Directing TV Animation Part 2 Directing TV Animation Part 2
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Directing TV Animation Part 2

Directors don’t always have input into character designs for a TV series, but they should. There are many design issues that have enormous impact on production. Design is far more than how a character looks.

In drawn animation, the amount of pencil mileage – the number of lines on a character – has a direct effect on how long it takes to do a drawing. The number of colors on a character determines how quickly color can be applied, whether it’s by hand or by a digital system. Both of these things have an enormous impact on the schedule. If each image of a character is going to take a long time to produce, you’re going to get less animation.

In computer animation, a big issue is intersections. While 3D characters look solid, there’s nothing to stop one surface from penetrating another. A character can easily push his hand through a table or his own body. When you’re dealing with capes, skirts or long hair, you have to be concerned about the potential for intersections. Even something as simple as the design of a character’s neck might lead to intersections when the character talks or moves his head.

The more time the animators spend fixing intersections, they less time they’re spending on new animation. Being human, animators will often avoid moving something if they know that it will end up causing intersections and slow them down.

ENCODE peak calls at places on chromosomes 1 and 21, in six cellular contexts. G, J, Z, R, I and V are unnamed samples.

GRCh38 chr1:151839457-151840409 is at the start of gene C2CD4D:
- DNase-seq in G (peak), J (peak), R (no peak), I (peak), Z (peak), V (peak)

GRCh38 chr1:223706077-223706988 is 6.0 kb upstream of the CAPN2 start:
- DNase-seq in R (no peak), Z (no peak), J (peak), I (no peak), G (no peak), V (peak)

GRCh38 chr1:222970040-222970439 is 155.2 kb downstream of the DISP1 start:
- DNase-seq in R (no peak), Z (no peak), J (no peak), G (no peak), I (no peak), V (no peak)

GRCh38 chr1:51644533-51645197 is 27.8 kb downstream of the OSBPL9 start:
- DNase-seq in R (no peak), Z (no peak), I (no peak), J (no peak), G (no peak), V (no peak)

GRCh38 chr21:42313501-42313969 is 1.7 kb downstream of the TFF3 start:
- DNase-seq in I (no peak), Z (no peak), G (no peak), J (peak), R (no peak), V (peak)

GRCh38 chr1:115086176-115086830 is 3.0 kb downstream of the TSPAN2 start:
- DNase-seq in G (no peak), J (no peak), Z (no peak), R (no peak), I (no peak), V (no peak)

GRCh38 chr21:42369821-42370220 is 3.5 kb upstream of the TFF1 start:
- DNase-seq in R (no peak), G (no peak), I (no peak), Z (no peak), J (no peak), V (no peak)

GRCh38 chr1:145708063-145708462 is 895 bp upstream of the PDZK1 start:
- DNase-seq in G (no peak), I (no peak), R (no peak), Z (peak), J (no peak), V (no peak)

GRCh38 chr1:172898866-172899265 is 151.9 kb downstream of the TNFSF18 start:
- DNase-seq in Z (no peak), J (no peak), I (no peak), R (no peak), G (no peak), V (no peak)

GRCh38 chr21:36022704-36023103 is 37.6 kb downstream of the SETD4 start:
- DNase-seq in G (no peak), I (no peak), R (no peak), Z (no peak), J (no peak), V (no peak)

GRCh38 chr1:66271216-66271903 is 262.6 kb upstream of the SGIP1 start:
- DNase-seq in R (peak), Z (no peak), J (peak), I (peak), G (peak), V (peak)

Non-artists don’t realize that a design implies a style of motion. The audience expects a realistically designed character to move in a realistic fashion. This takes more time than moving a character in a stylized fashion. If you have a conflict between the level of realism in the design and in the motion, the audience doesn’t perceive the character as believable. While a viewer might not be able to articulate it, the viewer knows that things just aren’t right.

Drawn animation deals with this fairly well due to experience. There’s been a resurgence of UPA style design in shows like Dexter’s Laboratory or The Fairly Oddparents because these designs can be moved in a stylized fashion that fits well with TV budgets. Even drawn action-adventure cartoons, such as the ones that Bruce Timm has designed, are stylized. Besides the visual appeal of the designs themselves, they also work with the quality of animation that will be done for the budget.

Computer animation on TV is still grappling with this issue. Certain shows, like Angela Anaconda and several pre-school shows, have taken the stylized design route and use animation that matches the design style well. CGI action adventure shows like Max Steele or Roughnecks: The Starship Trooper Chronicles have gone with a more realistic design that the animation couldn’t live up to. These shows have failed to catch on with audiences and I think that the gap between design and motion styles is at least partially responsible.

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